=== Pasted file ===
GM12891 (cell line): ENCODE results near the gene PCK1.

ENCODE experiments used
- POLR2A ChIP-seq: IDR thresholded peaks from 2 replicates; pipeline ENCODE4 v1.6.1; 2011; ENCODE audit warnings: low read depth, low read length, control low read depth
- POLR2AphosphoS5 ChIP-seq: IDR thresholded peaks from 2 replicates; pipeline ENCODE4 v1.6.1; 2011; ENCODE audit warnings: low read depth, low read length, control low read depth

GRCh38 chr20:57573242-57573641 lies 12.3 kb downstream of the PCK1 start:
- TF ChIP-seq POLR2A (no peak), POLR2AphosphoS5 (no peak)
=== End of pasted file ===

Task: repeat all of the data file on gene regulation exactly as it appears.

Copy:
GM12891 (cell line): ENCODE results near the gene PCK1.

ENCODE experiments used
- POLR2A ChIP-seq: IDR thresholded peaks from 2 replicates; pipeline ENCODE4 v1.6.1; 2011; ENCODE audit warnings: low read depth, low read length, control low read depth
- POLR2AphosphoS5 ChIP-seq: IDR thresholded peaks from 2 replicates; pipeline ENCODE4 v1.6.1; 2011; ENCODE audit warnings: low read depth, low read length, control low read depth

GRCh38 chr20:57573242-57573641 lies 12.3 kb downstream of the PCK1 start:
- TF ChIP-seq POLR2A (no peak), POLR2AphosphoS5 (no peak)